George Charles Simpson grew up on the farm and received his early education in the district school of the town of Perth, New York. At the age of seventeen he went to Amsterdam, and learned the saddlery and harness trade. After being duly equipped to enter business for himself he went to Fultonville, New York, and opened a shop, and later opened one in Fonda, and for several years conducted both places. In 1854 he established his home in Fonda and disposed of his Fultonville business. In connection with his partner I. M. Davis, Mr. Simpson also owned and operated a cotton mill in Berryville, New York. He retired from active business in 1867, at the age of fifty, and thereafter devoted himself to the care of his affairs and to civic improvements of the village of Fonda.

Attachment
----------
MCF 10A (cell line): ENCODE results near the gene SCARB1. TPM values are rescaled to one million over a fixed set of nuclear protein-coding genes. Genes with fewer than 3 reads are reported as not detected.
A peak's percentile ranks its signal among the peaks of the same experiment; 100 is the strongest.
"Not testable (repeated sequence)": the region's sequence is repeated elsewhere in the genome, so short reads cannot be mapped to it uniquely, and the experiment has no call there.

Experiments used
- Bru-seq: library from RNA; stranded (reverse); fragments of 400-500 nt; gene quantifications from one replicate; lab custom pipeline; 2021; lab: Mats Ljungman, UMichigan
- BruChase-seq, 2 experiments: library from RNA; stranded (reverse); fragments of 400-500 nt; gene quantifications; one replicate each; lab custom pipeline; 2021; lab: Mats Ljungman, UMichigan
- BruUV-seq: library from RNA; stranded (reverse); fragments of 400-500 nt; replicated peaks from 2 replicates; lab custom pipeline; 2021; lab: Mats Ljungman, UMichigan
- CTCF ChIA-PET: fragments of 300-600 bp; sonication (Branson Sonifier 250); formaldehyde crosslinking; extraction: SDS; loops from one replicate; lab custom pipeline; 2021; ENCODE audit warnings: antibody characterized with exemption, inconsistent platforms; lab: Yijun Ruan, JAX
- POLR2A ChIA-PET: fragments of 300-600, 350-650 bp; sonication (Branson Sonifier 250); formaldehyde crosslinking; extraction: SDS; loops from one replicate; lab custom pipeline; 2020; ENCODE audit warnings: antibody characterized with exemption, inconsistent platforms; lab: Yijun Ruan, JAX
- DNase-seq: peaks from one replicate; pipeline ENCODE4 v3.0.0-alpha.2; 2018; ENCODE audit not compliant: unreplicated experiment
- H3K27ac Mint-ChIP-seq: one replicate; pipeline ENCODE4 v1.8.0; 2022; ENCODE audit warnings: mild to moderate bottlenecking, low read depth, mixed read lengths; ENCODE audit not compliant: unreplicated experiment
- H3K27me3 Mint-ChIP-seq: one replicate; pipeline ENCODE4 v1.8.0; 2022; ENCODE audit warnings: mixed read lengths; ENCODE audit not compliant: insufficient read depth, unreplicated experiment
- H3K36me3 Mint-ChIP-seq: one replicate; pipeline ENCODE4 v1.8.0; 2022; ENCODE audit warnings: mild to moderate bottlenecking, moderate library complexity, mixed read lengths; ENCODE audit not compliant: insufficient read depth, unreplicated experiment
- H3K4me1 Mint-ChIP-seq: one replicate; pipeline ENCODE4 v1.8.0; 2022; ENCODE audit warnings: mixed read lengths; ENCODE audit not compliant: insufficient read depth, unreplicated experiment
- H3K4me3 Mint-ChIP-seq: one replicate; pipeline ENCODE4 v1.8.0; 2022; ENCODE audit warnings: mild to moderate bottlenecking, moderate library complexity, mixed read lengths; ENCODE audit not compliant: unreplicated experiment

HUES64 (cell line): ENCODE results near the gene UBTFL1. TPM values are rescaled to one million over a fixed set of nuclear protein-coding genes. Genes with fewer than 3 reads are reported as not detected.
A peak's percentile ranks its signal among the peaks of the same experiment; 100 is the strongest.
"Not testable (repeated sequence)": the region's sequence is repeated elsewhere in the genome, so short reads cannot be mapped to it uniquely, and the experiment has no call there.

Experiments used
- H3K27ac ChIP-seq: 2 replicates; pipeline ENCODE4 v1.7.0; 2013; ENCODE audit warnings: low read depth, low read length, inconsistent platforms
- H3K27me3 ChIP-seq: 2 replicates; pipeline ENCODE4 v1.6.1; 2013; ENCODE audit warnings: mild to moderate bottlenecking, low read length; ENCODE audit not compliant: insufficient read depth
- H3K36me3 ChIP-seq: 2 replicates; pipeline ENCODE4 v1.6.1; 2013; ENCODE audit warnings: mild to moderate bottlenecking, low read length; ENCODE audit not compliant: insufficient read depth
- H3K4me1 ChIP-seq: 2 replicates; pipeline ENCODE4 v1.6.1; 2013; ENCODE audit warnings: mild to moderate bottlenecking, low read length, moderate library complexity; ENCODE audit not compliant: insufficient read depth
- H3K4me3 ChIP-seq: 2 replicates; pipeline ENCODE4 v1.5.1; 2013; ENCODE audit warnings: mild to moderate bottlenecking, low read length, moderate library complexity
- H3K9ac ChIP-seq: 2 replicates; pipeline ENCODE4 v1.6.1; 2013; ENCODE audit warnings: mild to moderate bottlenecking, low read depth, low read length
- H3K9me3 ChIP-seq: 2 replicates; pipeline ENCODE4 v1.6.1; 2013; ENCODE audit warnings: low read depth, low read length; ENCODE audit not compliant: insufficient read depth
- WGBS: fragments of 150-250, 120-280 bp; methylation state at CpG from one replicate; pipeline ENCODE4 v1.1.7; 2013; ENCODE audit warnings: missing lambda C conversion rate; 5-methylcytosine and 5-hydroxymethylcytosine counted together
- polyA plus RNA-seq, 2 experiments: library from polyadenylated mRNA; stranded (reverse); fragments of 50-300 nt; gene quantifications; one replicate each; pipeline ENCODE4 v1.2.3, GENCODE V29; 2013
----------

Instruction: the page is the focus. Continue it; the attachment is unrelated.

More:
On October 26, 1848, in Fultonville, George Charles Simpson was united in marriage to Miss Lucy T. Gardinier, who was born in Fultonville, on October 26, 1823, her parents being Charles and Lucy (Smith) Gardinier. Charles Gardinier was the son of John S. and Jane (Van Epps) Gardinier. He was born in Fultonville, on February 22, 1799, and died in that place on April 4, 1865. He conducted a grocery business in Fultonville. His wife, Lucy (Smith) Gardinier, was born in Lebanon, Connecticut, August 20, 1804, and died in Fultonville, on November 16, 1823. John S. Gardinier was born in the town of Glen on November 9, 1765, and died there on May 17, 1817. He was buried on his farm. Jane (Van Epps) Gardinier was born October 2, 1770, in the town of Glen and died there on September 19, 1841. She was the daughter of Charles Van Epps for whom the town of Charleston, New York, was named. Her mother was Katherine Winne, daughter of Peter Winne and Anna Van Vechten. John S. Gardinier was the son of Samuel and Mary (Newkirk) Gardinier. Samuel Gardinier was born on March 18, 1733, and passed away on December 30, 1806. He was a private and later a lieutenant in his brother Jacob's company, Colonel Frederick Visscher's Regiment, Tryon County Militia, in the battle of Oriskany. His wife, Mary (Newkirk) Gardinier, was born about 1734 and died on March 17, 1803. The parents of Samuel Gardinier were Claas (Nicholas) and Rachel (Winne) Gardinier. Claas Gardinier was born in 1684, married on August 13, 1713, and died on September 22, 1758. Rachel (Winne) Gardinier, was baptized on August 8, 1690, in New York city and died on September 26, 1758. She was the daughter of Adam and Anna (Lockerman) Winne. Claas Gardinier was the son of Hendrick and Neeltje (Class) Gardinier. Hendrick Gardinier was born in 1668 and died in 1694. His parents were Jacob Janse and Josyna Gardinier. Jacob Janse Gardinier was born in 1615 and died in 1688. His wife, Josyna Gardinier, died in February, 1669. Jacob Janse Gardinier was the progenitor of the family. He settled in Beverwyck, now Albany, New York, and was a carpenter and builder and a prominent citizen as early as 1638. In 1656 he owned the land on the north side of Wall street, Albany, from William to Pearl streets, which he divided into lots and sold through his agent. He also bought land in Kinderhook, New York, and here his immediate descendants settled. Mrs. Simpson, wife of George Charles Simpson, died at her home in Fonda, on April 25, 1867, and is laid to rest in Maple Avenue cemetery in Fultonville, which was the family burial place of the Gardiniers in the early Colonial days.